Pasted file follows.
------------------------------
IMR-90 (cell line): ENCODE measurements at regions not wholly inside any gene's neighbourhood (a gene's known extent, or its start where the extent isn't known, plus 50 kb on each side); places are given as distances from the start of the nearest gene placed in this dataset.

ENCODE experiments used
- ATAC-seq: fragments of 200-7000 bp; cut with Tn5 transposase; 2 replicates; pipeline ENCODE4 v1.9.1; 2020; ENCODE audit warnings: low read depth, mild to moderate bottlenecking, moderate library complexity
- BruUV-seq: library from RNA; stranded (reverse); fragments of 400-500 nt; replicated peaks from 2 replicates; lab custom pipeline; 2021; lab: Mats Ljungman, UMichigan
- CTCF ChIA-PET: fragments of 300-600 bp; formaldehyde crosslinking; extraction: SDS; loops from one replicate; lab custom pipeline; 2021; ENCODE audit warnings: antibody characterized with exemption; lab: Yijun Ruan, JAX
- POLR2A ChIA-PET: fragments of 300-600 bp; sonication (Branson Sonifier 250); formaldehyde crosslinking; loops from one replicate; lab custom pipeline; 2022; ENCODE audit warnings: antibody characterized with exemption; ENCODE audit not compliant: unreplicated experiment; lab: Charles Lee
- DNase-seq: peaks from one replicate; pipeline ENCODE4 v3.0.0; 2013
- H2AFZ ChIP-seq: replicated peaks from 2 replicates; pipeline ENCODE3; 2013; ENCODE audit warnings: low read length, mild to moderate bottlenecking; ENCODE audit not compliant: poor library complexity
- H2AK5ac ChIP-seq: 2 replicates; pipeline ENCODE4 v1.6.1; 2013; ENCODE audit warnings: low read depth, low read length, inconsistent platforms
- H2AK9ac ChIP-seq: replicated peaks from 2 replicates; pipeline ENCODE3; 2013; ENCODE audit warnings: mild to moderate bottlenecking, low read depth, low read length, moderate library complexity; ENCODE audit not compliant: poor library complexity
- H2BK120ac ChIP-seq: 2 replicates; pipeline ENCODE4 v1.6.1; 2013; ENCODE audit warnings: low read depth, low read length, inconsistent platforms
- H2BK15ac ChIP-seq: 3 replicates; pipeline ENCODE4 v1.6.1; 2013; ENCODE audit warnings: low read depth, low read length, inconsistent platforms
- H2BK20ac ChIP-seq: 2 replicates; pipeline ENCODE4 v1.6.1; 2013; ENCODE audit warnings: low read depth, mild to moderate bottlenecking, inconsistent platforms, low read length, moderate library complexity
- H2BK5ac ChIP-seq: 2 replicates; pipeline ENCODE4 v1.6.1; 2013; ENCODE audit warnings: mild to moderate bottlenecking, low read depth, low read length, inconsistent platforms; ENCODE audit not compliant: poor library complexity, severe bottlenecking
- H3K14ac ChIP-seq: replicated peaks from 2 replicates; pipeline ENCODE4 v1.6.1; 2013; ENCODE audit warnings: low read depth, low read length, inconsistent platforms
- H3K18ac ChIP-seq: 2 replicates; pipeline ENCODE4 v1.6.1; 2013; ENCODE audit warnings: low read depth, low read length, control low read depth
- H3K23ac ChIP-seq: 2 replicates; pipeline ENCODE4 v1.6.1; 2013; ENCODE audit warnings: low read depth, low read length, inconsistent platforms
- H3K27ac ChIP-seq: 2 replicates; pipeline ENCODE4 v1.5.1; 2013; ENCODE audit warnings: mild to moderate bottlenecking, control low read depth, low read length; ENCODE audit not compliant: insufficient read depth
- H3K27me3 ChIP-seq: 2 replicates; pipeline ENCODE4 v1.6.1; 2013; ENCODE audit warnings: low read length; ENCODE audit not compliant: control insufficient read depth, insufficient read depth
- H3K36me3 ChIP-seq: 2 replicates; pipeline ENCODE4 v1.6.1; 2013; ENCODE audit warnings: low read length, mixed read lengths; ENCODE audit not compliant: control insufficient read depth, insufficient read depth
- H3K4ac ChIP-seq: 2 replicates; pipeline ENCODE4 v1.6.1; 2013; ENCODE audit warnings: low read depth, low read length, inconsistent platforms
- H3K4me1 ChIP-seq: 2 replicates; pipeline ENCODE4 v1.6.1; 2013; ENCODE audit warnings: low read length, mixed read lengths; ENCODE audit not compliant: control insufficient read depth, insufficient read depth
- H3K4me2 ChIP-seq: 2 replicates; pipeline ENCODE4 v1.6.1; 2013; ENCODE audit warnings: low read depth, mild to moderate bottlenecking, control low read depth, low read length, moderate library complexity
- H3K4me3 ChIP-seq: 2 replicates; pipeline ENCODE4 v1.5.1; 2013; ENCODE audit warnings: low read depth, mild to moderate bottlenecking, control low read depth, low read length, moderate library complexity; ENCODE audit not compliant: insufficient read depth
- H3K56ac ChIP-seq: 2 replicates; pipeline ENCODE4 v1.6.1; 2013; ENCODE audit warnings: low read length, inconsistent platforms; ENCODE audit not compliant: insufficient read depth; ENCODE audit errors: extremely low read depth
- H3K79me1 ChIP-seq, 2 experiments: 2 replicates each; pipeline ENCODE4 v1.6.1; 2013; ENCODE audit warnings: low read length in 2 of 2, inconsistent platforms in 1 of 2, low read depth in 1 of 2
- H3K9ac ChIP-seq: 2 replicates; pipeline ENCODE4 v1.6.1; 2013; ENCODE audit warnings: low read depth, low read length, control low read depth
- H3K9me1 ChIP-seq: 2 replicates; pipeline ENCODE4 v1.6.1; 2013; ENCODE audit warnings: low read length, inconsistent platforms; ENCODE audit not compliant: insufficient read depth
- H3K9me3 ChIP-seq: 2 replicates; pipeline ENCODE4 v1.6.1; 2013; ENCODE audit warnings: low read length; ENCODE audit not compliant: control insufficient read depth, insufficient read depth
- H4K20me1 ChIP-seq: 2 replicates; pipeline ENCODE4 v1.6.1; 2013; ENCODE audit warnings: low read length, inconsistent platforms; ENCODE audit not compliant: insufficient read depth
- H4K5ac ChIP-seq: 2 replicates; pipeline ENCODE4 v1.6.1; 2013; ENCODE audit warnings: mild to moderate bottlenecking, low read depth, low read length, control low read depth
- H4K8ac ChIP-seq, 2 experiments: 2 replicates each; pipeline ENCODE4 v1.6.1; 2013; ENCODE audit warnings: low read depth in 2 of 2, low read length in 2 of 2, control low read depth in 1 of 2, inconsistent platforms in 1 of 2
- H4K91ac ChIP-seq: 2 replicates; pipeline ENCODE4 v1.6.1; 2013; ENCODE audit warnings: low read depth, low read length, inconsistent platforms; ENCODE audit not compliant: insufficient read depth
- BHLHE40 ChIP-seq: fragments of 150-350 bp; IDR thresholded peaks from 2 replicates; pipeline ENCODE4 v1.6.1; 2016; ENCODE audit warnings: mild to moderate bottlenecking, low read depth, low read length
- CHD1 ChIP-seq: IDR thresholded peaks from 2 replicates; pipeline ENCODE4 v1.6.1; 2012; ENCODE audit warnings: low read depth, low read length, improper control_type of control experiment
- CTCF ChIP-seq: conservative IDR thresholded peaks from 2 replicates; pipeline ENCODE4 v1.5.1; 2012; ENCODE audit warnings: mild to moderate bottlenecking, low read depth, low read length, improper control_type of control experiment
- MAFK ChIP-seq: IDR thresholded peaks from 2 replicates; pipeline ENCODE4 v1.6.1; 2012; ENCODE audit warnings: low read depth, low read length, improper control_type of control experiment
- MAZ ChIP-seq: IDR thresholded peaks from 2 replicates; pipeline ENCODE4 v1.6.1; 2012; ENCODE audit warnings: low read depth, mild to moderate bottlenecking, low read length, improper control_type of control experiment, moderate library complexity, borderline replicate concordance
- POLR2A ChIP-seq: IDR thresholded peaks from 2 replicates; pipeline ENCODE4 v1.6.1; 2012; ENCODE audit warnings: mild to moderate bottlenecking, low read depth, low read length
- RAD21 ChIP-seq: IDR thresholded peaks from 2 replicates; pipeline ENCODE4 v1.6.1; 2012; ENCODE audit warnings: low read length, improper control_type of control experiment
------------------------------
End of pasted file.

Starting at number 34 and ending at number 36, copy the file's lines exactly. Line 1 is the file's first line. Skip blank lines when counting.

- BHLHE40 ChIP-seq: fragments of 150-350 bp; IDR thresholded peaks from 2 replicates; pipeline ENCODE4 v1.6.1; 2016; ENCODE audit warnings: mild to moderate bottlenecking, low read depth, low read length
- CHD1 ChIP-seq: IDR thresholded peaks from 2 replicates; pipeline ENCODE4 v1.6.1; 2012; ENCODE audit warnings: low read depth, low read length, improper control_type of control experiment
- CTCF ChIP-seq: conservative IDR thresholded peaks from 2 replicates; pipeline ENCODE4 v1.5.1; 2012; ENCODE audit warnings: mild to moderate bottlenecking, low read depth, low read length, improper control_type of control experiment